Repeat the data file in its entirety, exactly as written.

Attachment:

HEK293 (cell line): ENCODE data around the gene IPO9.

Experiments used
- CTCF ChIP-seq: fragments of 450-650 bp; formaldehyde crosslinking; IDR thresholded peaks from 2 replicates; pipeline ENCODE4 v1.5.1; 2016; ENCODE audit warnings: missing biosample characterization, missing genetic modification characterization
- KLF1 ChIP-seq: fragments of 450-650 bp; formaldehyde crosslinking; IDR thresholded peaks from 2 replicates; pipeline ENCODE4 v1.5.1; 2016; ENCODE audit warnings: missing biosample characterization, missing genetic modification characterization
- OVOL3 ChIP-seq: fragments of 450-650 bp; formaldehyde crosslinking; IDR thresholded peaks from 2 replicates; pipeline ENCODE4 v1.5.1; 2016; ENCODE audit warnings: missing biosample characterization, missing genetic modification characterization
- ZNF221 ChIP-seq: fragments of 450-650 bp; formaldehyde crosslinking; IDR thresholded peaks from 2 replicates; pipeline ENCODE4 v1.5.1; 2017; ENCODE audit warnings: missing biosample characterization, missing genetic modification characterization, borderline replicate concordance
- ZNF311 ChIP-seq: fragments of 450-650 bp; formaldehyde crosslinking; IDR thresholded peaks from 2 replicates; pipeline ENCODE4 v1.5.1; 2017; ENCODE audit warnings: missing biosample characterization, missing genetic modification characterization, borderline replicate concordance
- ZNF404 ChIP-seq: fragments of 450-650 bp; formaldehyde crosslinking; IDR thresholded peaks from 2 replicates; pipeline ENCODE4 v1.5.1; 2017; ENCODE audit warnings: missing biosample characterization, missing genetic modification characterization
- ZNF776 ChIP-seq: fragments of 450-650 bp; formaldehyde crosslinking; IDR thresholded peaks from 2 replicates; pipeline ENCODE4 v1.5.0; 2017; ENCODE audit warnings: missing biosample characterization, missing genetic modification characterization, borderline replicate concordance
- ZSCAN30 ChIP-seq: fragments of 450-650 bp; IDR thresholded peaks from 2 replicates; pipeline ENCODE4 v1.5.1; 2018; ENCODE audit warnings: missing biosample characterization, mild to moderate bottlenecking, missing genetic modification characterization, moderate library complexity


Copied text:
HEK293 (cell line): ENCODE data around the gene IPO9.

Experiments used
- CTCF ChIP-seq: fragments of 450-650 bp; formaldehyde crosslinking; IDR thresholded peaks from 2 replicates; pipeline ENCODE4 v1.5.1; 2016; ENCODE audit warnings: missing biosample characterization, missing genetic modification characterization
- KLF1 ChIP-seq: fragments of 450-650 bp; formaldehyde crosslinking; IDR thresholded peaks from 2 replicates; pipeline ENCODE4 v1.5.1; 2016; ENCODE audit warnings: missing biosample characterization, missing genetic modification characterization
- OVOL3 ChIP-seq: fragments of 450-650 bp; formaldehyde crosslinking; IDR thresholded peaks from 2 replicates; pipeline ENCODE4 v1.5.1; 2016; ENCODE audit warnings: missing biosample characterization, missing genetic modification characterization
- ZNF221 ChIP-seq: fragments of 450-650 bp; formaldehyde crosslinking; IDR thresholded peaks from 2 replicates; pipeline ENCODE4 v1.5.1; 2017; ENCODE audit warnings: missing biosample characterization, missing genetic modification characterization, borderline replicate concordance
- ZNF311 ChIP-seq: fragments of 450-650 bp; formaldehyde crosslinking; IDR thresholded peaks from 2 replicates; pipeline ENCODE4 v1.5.1; 2017; ENCODE audit warnings: missing biosample characterization, missing genetic modification characterization, borderline replicate concordance
- ZNF404 ChIP-seq: fragments of 450-650 bp; formaldehyde crosslinking; IDR thresholded peaks from 2 replicates; pipeline ENCODE4 v1.5.1; 2017; ENCODE audit warnings: missing biosample characterization, missing genetic modification characterization
- ZNF776 ChIP-seq: fragments of 450-650 bp; formaldehyde crosslinking; IDR thresholded peaks from 2 replicates; pipeline ENCODE4 v1.5.0; 2017; ENCODE audit warnings: missing biosample characterization, missing genetic modification characterization, borderline replicate concordance
- ZSCAN30 ChIP-seq: fragments of 450-650 bp; IDR thresholded peaks from 2 replicates; pipeline ENCODE4 v1.5.1; 2018; ENCODE audit warnings: missing biosample characterization, mild to moderate bottlenecking, missing genetic modification characterization, moderate library complexity